Andrea Carter once ran the most northerly solicitor's practice in Ireland, and she has brought that experience to bear on her highly enjoyable series of mysteries set on the Inishowen peninsula in the fictional village of Glendara, of which The Well of Ice (Constable, £13.99) is the latest. Busy with last-minute conveyancing in the run-up to Christmas, Ben O' Keefe takes a brief trip home to see her parents, and bumps into her sister's murderer, Luke Kirby, fresh out of jail and foul as ever. Back in Glendara, the Oak pub is burned to the ground and its barmaid has gone missing. When a body is discovered on Christmas morning on a snowy hillside, Ben finds herself at the centre of more than one investigation.

Carter writes very much in the village mystery tradition, with a likeable amateur detective, an atmospheric and vividly rendered sense of place and engagingly drawn series characters. But villages ain't what they used to be, and as the ghosts of the past violently converge, The Well Of Ice moves towards a spectacular and explosive conclusion.

Best known for her Culver Valley series of psychological suspense novels and for writing the first new Hercule Poirot novels since Agatha Christie's death, Sophie Hannah's Did You See Melody (Hodder & Stoughton, £12.99) is a spirited standalone set in the US. Fed-up with her husband and children, Cara Burrows has spent a third of her family's savings on a holiday at a luxury spa resort in Arizona.

When she lets herself into her hotel room, she finds it already occupied by a man and a teenage girl – a girl who appears to be the most famous murder victim in America, Melody Chapa, whose parents are serving life sentences for the crime. Turning detective, Cara immerses herself in online research, devouring many episodes of an NBC show called Justice With Bonnie, whose host, Bonnie Juno, campaigned strenuously to have Melody's parents convicted. But before Cara can pursue the case any further, her husband arrives to take her home, and before that can happen, she is abducted.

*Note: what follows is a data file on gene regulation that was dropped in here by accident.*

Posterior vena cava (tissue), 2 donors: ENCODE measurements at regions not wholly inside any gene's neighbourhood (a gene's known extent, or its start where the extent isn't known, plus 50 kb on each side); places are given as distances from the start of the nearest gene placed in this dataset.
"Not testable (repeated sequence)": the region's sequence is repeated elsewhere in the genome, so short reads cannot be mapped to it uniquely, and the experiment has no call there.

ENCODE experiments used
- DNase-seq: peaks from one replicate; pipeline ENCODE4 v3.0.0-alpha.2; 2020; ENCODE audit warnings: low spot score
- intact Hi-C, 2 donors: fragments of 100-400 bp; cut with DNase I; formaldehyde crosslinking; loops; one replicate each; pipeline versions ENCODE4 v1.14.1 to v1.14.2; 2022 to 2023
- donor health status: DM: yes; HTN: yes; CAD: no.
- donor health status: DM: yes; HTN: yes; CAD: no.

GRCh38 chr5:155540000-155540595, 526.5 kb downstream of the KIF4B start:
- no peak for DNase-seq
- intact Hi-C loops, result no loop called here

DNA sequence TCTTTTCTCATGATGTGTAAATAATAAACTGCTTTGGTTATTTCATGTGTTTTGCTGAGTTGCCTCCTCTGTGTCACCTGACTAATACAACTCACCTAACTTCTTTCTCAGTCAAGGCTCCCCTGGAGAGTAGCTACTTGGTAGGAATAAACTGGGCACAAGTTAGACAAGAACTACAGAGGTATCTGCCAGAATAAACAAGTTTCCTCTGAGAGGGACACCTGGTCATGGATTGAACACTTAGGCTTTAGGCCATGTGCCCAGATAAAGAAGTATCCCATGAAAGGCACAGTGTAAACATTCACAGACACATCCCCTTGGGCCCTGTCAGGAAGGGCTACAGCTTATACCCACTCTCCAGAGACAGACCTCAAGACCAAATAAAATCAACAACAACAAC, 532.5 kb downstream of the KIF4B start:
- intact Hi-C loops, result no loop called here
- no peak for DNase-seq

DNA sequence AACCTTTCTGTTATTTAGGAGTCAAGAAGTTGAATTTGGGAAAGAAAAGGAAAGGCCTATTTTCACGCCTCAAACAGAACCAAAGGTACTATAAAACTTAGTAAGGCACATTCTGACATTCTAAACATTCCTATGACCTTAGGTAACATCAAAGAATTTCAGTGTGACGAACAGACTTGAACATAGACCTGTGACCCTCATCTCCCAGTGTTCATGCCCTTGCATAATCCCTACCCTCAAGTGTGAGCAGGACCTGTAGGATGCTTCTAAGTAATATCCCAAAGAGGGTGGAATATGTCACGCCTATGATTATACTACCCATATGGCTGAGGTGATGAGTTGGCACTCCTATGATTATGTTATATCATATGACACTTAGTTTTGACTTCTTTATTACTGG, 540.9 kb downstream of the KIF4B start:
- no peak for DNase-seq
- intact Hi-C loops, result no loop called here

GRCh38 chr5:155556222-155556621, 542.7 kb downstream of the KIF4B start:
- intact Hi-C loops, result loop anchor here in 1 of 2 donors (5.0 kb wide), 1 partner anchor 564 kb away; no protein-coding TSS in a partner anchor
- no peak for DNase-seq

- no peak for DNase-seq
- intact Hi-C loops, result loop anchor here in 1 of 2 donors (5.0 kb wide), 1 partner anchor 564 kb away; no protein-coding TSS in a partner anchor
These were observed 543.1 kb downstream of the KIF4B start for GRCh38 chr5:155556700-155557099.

In her acknowledgements, Hannah name checks the podcast Serial and the TV show Making a Murderer, and while there is a degree of dark suspense around the notion that the Chapas could not love Melody because her elder sister had failed to survive, the energy of Did You See Melody is very much centred on the true crime elements: transcripts of interviews from Justice With Bonnie, witness statements and blog posts. These lend verisimilitude to what is a fiendishly complicated plot, but perhaps they are leant on a little too heavily, while the stakes of Cara's own family plot never seem high enough. Still, Hannah knows how to tell a story, and drives the narrative through to an unexpected and utterly chilling twist ending.

Twist endings were among the great Ruth Rendell's many accomplishments, and they feature in abundance in the posthumously published A Spot of Folly (Profile, £14.99), a new collection of short stories to which Sophie Hannah contributes an astute introduction. As Hannah remarks, the stories are not snapshots of a moment but satisfying narratives with a beginning, middle and end. Tart tales of well-heeled adultery in the stockbroker belt nudge up against a trio of deliciously eerie ghost stories, while The Thief, at 50 pages the longest piece here, displays all of Rendell's unsettling gifts: an unflinching eye for human self-deception and self-destruction; a genius for quietly artful misdirection; above all, the serene, impervious sense that fate is inexorable and resistance futile. Light a fire and settle in: A Spot of Folly is a chilling wintertime treat.

Declan Hughes is a novelist and playwright